The work with Yawuru offer several learnings pertinent and relevant to building a concept of sustainable human development that is inclusive and relevant for our times, particularly for the theme of the 2020 Human Development Report. The first relates to process. It is critically important that the pathways to sustainable human development is paved by involving those who know their lives best. This requires repositioning Indigenous peoples and communities as equal partners in designing and implementing policies and programs. This approach has the benefit of transforming the way that data and information is presented and collected, by actively involving those who know their lives best, those on the ground living in communities. 

The second is the localising human development. Working with the Yawuru community reveal the many local specificities important for designing a tailored response. With the recent seismic changes related to COVID-19 to our lives, this locally-driven place-based initiatives will be more needed than ever.  Through more inclusive processes which better reflect lived experiences and differing worldviews, the resulting outcome is deeper insights into existing dimensions and better consideration of ‘missing dimensions’ which are often invisible partly because as a society, we have yet to attach a monetary value.  Many of these ‘missing dimensions’ are reflected in the global responses to the International Science Council.  

Perhaps in 2020 with all its challenges will be the year where ‘business as usual’ way of understanding human development is transformed, where the gap between aspirations of human development and the concepts and tools used to achieve human development can be narrowed to truly sustain human development for the coming decades.  


Dr Mandy Yap works as Research Scholar for Aboriginal Economic Policy Research (CAEPR) since 2007. She is currently working on Commonwealth and State/Territory Governments funded Indigenous population project. She has developed this commentary in close collaboration with the Yawuru Community.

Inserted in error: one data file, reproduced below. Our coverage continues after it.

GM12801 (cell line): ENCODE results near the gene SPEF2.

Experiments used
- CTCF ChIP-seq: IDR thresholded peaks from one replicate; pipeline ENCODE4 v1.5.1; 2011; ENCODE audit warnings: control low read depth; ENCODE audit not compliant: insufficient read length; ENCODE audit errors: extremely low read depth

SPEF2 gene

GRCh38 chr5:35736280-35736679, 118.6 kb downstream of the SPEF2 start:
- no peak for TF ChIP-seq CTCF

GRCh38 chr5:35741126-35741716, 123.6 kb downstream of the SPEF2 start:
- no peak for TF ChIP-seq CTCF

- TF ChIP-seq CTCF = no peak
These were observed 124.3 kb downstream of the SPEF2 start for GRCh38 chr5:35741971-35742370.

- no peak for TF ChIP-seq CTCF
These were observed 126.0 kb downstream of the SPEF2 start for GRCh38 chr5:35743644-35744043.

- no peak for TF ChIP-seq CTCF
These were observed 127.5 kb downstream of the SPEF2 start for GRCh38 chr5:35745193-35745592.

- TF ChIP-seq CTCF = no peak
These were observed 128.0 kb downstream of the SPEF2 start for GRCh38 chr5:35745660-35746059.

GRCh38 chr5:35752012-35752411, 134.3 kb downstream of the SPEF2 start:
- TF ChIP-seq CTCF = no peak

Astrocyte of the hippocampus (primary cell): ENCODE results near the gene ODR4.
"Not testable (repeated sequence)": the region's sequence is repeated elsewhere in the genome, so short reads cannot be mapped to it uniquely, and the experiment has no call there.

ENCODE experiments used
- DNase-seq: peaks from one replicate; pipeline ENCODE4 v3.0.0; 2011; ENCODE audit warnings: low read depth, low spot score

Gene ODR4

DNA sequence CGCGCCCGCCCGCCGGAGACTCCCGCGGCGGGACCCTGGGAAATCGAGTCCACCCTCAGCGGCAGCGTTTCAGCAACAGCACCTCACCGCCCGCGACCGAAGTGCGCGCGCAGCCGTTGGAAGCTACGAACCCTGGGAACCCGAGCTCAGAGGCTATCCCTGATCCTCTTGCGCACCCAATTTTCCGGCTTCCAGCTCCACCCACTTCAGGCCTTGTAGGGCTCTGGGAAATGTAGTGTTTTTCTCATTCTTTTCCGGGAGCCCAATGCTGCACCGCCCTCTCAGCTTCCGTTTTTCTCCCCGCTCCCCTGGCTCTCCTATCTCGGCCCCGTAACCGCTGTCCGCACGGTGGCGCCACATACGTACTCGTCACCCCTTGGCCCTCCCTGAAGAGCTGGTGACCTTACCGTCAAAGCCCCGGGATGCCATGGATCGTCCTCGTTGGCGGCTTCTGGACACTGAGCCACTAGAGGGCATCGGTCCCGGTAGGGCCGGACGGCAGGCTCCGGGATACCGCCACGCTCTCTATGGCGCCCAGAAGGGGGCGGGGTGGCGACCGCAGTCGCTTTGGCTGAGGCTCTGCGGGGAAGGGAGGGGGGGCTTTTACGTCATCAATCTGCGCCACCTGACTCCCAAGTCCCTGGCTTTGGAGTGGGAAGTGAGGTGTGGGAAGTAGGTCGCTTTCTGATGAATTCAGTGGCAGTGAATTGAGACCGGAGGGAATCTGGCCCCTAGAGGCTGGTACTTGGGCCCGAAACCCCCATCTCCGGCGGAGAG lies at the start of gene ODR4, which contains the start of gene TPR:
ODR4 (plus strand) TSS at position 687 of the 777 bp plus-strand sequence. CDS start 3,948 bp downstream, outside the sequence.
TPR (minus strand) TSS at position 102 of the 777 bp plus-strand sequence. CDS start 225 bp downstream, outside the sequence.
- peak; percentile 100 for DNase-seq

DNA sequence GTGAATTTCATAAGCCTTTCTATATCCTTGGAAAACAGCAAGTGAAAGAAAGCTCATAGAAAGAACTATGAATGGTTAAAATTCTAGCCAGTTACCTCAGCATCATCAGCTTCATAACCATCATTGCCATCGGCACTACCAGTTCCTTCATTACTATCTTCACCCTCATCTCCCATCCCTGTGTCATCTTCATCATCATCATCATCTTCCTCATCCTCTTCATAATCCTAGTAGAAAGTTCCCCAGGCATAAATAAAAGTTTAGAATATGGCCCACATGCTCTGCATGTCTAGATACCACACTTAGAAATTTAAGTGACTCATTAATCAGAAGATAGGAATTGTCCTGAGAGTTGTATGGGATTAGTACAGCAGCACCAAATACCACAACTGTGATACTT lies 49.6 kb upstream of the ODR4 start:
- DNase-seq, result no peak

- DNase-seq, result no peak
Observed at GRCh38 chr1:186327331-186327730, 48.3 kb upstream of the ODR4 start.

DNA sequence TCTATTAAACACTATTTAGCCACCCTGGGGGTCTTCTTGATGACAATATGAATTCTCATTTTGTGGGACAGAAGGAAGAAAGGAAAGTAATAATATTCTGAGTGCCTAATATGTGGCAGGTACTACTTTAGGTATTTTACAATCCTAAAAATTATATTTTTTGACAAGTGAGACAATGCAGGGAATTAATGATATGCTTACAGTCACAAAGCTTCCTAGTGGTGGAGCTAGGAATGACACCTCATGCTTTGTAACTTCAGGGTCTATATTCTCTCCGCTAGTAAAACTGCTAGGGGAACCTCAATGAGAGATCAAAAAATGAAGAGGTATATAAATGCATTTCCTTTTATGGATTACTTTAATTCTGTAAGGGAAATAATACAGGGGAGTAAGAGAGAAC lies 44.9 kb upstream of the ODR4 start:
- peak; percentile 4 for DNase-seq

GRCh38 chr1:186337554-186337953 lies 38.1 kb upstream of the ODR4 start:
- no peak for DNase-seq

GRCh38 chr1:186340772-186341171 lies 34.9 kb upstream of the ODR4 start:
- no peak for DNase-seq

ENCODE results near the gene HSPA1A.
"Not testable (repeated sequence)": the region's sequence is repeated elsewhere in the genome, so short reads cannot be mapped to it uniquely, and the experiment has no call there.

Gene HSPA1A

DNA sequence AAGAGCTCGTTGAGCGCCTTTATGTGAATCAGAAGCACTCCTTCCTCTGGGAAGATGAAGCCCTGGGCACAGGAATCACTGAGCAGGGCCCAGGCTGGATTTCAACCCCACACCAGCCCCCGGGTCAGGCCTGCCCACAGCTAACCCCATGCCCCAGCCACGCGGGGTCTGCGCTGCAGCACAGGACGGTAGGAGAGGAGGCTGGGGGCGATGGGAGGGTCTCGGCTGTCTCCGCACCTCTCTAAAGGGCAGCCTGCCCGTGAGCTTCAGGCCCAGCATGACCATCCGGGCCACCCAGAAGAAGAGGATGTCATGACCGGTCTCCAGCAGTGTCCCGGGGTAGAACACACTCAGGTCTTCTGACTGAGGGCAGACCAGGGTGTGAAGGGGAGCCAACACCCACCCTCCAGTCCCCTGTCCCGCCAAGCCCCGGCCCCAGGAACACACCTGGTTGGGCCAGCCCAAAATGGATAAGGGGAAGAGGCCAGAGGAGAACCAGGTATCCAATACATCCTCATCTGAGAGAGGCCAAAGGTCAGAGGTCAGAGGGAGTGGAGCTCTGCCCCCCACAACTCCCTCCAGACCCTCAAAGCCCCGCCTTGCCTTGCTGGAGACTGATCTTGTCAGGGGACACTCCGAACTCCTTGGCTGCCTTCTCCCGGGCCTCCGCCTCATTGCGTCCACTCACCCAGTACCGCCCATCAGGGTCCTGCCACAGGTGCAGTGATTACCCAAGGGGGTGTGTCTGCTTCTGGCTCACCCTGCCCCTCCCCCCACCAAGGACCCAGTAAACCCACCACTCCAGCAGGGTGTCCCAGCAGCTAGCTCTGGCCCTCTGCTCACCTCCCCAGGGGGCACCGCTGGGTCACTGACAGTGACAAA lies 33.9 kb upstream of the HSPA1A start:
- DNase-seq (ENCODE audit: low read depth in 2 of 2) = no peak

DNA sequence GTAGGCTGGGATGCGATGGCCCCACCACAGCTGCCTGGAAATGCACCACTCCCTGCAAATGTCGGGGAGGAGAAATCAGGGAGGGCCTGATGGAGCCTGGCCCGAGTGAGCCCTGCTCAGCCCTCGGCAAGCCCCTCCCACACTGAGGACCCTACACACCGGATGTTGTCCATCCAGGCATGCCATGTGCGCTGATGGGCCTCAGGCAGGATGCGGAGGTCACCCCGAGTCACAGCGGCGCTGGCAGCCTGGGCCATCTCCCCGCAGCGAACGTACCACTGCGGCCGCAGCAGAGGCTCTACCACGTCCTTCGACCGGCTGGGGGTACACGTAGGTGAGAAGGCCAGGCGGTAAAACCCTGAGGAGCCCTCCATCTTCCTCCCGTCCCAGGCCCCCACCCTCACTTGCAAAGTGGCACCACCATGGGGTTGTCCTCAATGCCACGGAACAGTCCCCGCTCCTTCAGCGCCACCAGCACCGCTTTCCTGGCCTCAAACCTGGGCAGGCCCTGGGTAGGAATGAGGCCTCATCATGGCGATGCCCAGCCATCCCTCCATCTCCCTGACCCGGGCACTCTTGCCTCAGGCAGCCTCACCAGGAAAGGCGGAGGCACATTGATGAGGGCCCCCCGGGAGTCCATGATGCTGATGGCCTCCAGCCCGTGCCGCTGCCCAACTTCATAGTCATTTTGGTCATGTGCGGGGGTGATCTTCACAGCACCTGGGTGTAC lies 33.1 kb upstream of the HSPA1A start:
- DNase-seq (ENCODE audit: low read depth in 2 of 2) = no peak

References 

Alkire, S. (2015). The Capability Approach and Well-Being Measurement for Public Policy

Marsden, Rev. Māori. (2003). ‘The Natural World and Natural Resources: Māori Value Systems and Perspectives’, in Charles Royal (ed.) The Woven Universe: Selected Writings of Rev. Māori Marsden, The Estate of Rev. Māori Marsden, 24-53. 

Smith, L. T. (2012). Decolonizing Methodologies: Research and Indigenous Peoples, 2nd edition: Zed Books. 

Sen, A. (1987). “The Standard of Living” The Tanner lectures on human values. City. 

UNDP. (1990). Human Development Report United Nations Development Programme, New York. 

Watene, K. and Yap, M. (2015) Culture and sustainable development: indigenous contributions, Journal of Global Ethics, Vol.11(1), pp51 – 55 

Watene, K. (2016). “Valuing nature: Māori philosophy and the capability approach.” Oxford Development Studies, 44(3), 287-296. 

Yap, M., and Yu, E. (2016). Community Wellbeing From the Ground-Up: A Yawuru Example. BCEC Report 3. 

Yap, M and Yu, E (2019) mabu liyan: the Yawuru way, in Routledge Handbook on Indigenous Wellbeing (eds) Matthew Manning and Christopher Flemming, Routledge.   

Yawuru RNTBC. (2011). Walyjala-jala buru jayida jarringgun Nyamba Yawuru ngan-ga mirlimirli: planning for the future: Yawuru Cultural Management Plan, Broome: Pindan Printing Pty Ltd.